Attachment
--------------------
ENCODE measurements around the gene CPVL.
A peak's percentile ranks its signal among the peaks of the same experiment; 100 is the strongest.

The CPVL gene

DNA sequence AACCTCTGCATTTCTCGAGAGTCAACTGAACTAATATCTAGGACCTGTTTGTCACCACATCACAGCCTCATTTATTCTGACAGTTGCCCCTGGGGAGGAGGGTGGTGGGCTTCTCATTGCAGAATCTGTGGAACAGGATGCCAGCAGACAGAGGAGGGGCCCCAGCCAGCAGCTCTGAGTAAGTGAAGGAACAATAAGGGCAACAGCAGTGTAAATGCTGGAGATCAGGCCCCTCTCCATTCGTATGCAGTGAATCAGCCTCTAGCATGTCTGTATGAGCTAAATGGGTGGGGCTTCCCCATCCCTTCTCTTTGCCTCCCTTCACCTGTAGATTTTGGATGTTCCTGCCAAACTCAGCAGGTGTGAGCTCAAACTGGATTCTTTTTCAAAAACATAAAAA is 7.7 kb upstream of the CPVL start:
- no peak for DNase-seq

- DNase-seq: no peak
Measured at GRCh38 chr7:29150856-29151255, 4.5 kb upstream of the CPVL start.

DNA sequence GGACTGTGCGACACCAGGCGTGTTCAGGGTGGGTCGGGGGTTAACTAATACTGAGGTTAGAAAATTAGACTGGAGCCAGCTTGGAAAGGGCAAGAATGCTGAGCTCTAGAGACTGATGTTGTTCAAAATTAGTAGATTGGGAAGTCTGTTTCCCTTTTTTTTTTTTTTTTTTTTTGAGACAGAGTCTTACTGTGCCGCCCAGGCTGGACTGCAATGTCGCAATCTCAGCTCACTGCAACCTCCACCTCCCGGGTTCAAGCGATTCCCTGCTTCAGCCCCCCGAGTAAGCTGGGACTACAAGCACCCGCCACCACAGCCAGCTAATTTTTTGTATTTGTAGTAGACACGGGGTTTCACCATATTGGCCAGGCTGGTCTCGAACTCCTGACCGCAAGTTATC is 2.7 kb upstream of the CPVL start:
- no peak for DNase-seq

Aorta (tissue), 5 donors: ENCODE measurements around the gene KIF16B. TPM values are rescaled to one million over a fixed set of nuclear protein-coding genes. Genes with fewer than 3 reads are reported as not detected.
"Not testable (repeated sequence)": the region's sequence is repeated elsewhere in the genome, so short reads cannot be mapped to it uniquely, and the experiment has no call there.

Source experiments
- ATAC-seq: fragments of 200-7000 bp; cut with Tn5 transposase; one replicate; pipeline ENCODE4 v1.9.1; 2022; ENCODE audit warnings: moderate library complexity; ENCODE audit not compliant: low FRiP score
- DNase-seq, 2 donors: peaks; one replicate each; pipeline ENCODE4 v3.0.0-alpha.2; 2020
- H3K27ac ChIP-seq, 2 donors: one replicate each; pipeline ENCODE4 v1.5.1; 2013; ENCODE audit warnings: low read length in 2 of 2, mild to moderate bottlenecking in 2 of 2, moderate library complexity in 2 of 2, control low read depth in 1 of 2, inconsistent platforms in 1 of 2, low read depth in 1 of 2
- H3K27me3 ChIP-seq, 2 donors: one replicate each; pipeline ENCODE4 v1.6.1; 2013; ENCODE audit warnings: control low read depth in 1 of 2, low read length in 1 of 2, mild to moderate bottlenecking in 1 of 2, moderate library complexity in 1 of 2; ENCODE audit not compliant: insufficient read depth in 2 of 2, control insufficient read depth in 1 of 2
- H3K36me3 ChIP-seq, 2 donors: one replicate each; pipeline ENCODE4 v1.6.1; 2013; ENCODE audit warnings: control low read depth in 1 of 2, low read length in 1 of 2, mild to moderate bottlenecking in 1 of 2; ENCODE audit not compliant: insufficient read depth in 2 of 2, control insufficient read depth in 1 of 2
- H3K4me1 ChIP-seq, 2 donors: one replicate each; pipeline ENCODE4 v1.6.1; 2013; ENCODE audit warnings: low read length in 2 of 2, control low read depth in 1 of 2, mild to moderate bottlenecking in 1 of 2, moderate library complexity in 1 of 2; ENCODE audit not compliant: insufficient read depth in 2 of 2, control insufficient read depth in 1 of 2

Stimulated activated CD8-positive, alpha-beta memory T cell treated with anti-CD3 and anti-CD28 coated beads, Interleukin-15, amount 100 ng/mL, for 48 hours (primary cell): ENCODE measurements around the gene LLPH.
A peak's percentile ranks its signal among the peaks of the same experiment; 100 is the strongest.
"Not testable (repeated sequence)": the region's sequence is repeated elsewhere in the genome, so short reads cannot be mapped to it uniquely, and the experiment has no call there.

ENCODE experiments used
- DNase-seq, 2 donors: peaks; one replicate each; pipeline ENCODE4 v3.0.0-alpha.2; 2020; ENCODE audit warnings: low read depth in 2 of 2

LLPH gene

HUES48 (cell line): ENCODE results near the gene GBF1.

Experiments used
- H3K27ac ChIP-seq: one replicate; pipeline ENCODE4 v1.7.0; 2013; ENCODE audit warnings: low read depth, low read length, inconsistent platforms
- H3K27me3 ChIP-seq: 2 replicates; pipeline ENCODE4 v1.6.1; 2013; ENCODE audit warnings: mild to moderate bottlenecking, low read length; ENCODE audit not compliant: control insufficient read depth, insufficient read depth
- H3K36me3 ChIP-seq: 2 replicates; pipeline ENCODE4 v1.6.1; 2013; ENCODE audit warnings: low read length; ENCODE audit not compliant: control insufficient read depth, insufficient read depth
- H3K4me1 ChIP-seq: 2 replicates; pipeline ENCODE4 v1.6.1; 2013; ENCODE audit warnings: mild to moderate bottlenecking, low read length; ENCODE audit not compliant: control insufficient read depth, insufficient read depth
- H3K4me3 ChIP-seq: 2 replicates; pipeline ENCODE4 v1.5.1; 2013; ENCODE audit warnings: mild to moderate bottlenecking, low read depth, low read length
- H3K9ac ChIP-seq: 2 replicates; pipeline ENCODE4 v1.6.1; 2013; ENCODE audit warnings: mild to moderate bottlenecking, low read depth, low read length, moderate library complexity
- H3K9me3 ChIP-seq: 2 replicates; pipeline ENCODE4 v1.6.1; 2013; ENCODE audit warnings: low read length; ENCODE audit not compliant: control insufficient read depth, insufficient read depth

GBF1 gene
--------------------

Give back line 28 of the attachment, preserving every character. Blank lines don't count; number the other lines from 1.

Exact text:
- H3K27me3 ChIP-seq: 2 replicates; pipeline ENCODE4 v1.6.1; 2013; ENCODE audit warnings: mild to moderate bottlenecking, low read length; ENCODE audit not compliant: control insufficient read depth, insufficient read depth